Lamade introduced such innovations as national newsboy delivery and direct mail, and eventually parlayed his weekly into one of America's biggest and most enduring national publications, featuring news, human interest articles, comic strips (sometimes filling ten pages), puzzles, and serials in fiction supplements ("Grit Story Section"). Circulation reached 300,000 in 1916.

Remington typewriters arrive at Grit in 1892.

Little League and newsboy sales

Grit was a familiar newspaper in small towns across the United States for over a century, and eventually became a national institution. By the time of its 50th anniversary in 1932, 400,000 people bought the newspaper each week, increasing to 500,000 by 1934. Lamade retired in 1936, and died October 10, 1938. His son, George R. Lamade, became the publisher and editor, with grandson Howard Lamade, Jr. serving as Grit's production manager. George Lamade committed suicide in August 1965.[4]

Another son, Howard J. Lamade, was vice president, and also served as a top executive with Little League Baseball, helping to build it into a national institution. The main stadium used for the Little League World Series was built on land donated by the Lamade family, and it is named Howard J. Lamade Stadium in his memory.[5] Grit went to a tabloid format in 1944. Michael R. Rafferty was a former Williamsport mayor (2000-2004), and also was an editor of Grit.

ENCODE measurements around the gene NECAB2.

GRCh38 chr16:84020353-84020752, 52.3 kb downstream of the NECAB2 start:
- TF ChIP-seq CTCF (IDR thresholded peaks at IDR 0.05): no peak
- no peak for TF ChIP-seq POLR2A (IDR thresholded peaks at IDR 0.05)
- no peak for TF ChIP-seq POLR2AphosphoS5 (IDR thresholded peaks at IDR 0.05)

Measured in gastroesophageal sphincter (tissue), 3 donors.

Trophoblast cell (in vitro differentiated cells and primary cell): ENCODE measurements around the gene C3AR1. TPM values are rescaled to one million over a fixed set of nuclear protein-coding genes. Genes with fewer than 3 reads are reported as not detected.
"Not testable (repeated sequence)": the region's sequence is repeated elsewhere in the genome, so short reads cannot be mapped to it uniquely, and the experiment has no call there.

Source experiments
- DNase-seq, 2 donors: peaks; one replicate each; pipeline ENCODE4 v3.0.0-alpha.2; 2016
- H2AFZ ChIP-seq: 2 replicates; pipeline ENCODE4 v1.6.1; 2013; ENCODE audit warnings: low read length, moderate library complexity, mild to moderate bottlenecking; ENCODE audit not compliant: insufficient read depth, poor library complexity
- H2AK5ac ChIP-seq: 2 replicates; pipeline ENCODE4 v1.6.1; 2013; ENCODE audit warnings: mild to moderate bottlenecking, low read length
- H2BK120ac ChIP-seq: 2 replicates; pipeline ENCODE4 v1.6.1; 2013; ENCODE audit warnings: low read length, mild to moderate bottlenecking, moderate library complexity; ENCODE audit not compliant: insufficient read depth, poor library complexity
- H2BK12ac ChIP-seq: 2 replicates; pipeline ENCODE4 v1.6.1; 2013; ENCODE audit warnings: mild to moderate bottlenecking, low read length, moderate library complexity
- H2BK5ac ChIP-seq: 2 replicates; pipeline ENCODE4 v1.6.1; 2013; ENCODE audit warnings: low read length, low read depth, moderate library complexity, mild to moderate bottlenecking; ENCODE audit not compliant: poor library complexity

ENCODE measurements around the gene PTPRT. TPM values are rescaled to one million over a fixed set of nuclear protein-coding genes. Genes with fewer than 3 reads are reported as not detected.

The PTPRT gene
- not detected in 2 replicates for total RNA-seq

During the first three-quarters of the 20th Century, Grit was sold across the country by children and teenagers, many recruited by ads in comic books from the 1940s to the 1970s. Approximately 30,000 children collected dimes from more than 700,000 American small town homes during the 1950s when the publication still carried the subtitle, "America's Greatest Family Newspaper." A comical ad in Richie Rich comic books aimed to recruit more young salesmen, suggesting that Richie's father, Richard Rich, made his fortune selling Grit.


Logo on Grit's former headquarters in Williamsport

At that time, the paper was separated into five different sections "for ease of handling and reading." For instance, the 44-page issue for Sunday, January 1, 1950, was divided as follows:

  • News Section (12 pages)
  • Women's Section (eight pages)
  • Family Section (four pages)
  • Comic Section (four pages)
  • Story Section (16 pages)

The News Section, displaying a dramatic page-one headline, "Atomic Energy Provides Man Tool of Death or Good Life," followed with a variety of human-interest stories, a coverage of "1949 in Review," a "Stranger Than Fiction" column and a page of international news. More than a few photos focused on unusual highway accidents.[6]

The Women's Section included fashion features and recipes, along with stories on house plants, new gadgets and how to hold a tea party.

The Family Section featured jokes, puzzles and the "Odd, Strange and Curious" page with stories on such subjects as a two-headed turtle and the world's largest collection of cigarette lighters.

The Story Section opened with the first installment of the serialized "Ring Out the Old" by Mary Hastings Bradley and included "Modern Parables", a series by Fulton Oursler, author of The Greatest Story Ever Told.[6]